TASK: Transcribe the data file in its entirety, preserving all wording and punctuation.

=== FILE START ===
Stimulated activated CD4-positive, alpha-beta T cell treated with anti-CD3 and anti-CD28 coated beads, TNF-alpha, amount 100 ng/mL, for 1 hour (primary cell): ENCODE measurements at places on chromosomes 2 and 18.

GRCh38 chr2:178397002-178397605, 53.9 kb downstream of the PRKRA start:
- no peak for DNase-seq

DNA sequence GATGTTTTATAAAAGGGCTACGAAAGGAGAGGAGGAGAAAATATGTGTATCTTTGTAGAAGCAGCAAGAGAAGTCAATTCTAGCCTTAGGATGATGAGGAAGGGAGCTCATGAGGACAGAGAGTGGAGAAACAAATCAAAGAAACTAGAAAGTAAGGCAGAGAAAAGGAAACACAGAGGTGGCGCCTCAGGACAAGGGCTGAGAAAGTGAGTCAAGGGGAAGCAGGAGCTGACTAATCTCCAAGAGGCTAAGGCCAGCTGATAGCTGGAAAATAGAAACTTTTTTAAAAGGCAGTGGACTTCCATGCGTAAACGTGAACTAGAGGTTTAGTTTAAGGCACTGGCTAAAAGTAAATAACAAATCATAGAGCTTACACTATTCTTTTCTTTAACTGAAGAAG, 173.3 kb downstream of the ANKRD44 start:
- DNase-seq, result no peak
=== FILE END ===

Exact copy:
Stimulated activated CD4-positive, alpha-beta T cell treated with anti-CD3 and anti-CD28 coated beads, TNF-alpha, amount 100 ng/mL, for 1 hour (primary cell): ENCODE measurements at places on chromosomes 2 and 18.

GRCh38 chr2:178397002-178397605, 53.9 kb downstream of the PRKRA start:
- no peak for DNase-seq

DNA sequence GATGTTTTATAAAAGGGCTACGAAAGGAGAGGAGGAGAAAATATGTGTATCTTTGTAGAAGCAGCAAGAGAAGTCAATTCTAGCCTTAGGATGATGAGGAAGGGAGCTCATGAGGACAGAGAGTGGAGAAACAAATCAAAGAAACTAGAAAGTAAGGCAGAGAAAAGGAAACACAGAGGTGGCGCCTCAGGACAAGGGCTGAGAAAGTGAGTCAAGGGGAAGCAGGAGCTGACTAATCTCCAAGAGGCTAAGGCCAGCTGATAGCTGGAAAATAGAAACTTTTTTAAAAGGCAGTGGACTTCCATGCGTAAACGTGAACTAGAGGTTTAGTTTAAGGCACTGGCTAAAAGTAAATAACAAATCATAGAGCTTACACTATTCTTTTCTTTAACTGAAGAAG, 173.3 kb downstream of the ANKRD44 start:
- DNase-seq, result no peak